Marathon Training Myths Busted By Sports Medicine Experts

Marathon Training Myths Busted By Sports Medicine Experts

Sports Medicine experts were asked about which Marathon running tips are myths and which are backed up by scientific evidence. Here are the results:

Carb loading is absolutely essential to running fast. This is a myth. Robert Truax, an osteopath and sports medicine specialist at the University Hospital Cleveland Medical Center, said experts now advise simply eating enough before a race. He said, “What you’re eating the night before and the diet you eat is critical if you’re trying to win the Olympics. But if you’re trying to complete the marathon … your training is the most important.”

A long stretch will keep you injury free. This is another myth. Dr. Dennis Cardone, the chief of primary care sports medicine at the department of Orthopedic Surgery at NYU Langone Medical Center, said studies have shown a good stretch doesn’t translate into a better or safe run. “They should just do some type of warm-up,” he said of marathon runners. “It’s not so much about the stretching.” John Honerkamp, a coach for the New York Road Runners, said he sometimes stretches to get the circulation going, but he warned, “If you go out on long [training runs] and don’t stretch, don’t do that that on race day.”

Eat a bunch of unfamiliar sports bars/goo/gummies during the race. Once again, myth. While experts advise having some kind of calorie replacement every hour during a long run, they advise against eating a bunch of unfamiliar food, including products such as goo, gummies or bars. It’s wise to go easy on sports goo, designed to be easily eaten during long runs, Cardone said. “The general recommendation is just one during the marathon. It’s big carbo load and can affect your stomach,” he said. He pointed out that the top rule for marathon runners is to avoid doing anything different on race day from how they train. This means avoiding any free sports treats from the marathon expo unless they were already incorporated into your training.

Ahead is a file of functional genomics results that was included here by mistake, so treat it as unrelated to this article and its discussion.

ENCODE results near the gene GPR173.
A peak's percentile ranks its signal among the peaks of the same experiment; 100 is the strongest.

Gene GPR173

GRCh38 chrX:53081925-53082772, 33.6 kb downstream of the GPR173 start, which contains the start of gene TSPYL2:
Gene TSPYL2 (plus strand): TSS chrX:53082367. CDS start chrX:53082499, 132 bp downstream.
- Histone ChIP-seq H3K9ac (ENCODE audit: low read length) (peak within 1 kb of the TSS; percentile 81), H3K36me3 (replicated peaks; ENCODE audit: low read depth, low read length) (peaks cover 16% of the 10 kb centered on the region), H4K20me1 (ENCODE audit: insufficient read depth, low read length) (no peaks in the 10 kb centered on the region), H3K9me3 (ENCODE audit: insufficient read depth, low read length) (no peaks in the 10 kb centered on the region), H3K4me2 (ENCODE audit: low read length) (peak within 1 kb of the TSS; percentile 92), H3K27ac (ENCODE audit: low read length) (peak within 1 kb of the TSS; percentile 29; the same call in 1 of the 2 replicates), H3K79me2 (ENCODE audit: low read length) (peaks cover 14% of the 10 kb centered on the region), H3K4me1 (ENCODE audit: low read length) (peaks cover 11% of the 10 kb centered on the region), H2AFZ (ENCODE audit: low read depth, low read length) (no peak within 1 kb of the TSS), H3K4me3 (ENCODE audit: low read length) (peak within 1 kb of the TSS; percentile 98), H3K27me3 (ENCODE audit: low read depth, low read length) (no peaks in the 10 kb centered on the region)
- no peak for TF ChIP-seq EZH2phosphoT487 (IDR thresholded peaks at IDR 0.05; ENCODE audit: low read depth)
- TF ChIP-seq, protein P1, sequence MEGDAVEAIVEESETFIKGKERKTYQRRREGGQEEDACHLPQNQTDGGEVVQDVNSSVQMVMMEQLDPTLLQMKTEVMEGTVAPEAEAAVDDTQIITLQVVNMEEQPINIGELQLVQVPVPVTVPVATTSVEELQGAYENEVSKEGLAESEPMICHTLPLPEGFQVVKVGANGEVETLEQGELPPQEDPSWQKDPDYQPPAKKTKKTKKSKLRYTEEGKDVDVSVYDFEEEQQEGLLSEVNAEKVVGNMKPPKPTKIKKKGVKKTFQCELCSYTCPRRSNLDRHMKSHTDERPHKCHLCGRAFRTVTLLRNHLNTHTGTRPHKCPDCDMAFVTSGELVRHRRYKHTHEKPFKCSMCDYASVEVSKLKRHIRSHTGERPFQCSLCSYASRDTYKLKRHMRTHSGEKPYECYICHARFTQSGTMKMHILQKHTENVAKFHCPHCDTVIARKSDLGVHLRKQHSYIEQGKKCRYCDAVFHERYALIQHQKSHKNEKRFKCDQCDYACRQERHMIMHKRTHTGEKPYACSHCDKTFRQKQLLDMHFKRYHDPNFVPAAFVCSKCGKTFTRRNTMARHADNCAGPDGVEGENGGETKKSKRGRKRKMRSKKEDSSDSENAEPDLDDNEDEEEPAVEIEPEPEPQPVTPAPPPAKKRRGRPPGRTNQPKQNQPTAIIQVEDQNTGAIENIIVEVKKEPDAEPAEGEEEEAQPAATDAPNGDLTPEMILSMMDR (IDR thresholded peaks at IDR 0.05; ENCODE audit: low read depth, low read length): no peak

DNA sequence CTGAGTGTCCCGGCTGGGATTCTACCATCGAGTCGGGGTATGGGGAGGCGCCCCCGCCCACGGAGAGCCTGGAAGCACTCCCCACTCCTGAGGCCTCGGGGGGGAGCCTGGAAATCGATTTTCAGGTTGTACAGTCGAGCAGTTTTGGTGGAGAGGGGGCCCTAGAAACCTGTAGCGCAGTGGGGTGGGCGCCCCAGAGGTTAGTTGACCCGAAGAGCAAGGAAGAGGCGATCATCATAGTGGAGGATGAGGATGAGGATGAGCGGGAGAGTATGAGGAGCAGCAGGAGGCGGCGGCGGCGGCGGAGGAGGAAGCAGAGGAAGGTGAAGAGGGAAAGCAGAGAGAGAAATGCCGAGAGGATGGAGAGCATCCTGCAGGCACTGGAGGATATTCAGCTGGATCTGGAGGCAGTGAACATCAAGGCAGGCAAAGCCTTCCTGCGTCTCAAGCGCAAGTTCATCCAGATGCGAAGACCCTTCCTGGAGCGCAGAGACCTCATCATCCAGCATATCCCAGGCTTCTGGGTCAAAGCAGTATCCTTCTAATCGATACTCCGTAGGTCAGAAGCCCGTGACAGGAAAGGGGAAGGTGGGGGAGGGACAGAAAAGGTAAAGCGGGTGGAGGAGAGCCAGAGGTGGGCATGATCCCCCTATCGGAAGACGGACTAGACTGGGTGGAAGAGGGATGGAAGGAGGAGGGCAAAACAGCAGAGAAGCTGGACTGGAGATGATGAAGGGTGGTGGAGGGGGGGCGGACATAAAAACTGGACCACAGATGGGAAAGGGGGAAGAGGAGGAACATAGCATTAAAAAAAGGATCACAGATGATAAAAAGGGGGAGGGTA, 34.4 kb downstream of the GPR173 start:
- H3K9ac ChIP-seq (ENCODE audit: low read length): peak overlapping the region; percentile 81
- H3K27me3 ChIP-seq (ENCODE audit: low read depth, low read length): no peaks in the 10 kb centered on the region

Drink at every water station.  Myth. Cardone advises runners to wait until they feel thirsty before taking a drink. “One of the biggest problems is hyponatremia … a decrease in sodium in body,” he said. Slower runners can end up drinking too much water, which can decrease the sodium concentration in the body — a potentially dangerous condition if the level drops too low. “We’ve gone full circle to ‘Don’t overhydrate.’ That’s more dangerous than being underhydrated,” says Cardone.

Compression clothing will help you run faster. Absolute myth. There is no item of clothing that is going to allow you to magically run faster, experts noted. The important thing is to feel comfortable and at your best in whatever clothing you choose to wear. Experts add that if you haven’t been training in compression clothing, race day is not the time to start.

Beer can help relieve aches and pains. This is a fact. Beer (in moderation) can act as a muscle relaxer to help diminish the pain of a long run. Truax said, “Depending on what beer you’re getting, there’s a carbohydrate load, and the oldest muscle relaxer in the world … is alcohol.”

There’s plenty of tips you will hear from all sorts of marathon runners. Don’t take them all as facts until you try them out and have evidence. Remember to never implement something new on race day. Stay consistent with the way you trained.


Mohney, Gillian. “Sports Medicine Experts Bust Marathon Training Myths.” AbcNews.go. N.p., 02 Nov. 2016. Web. 04 Nov. 2016.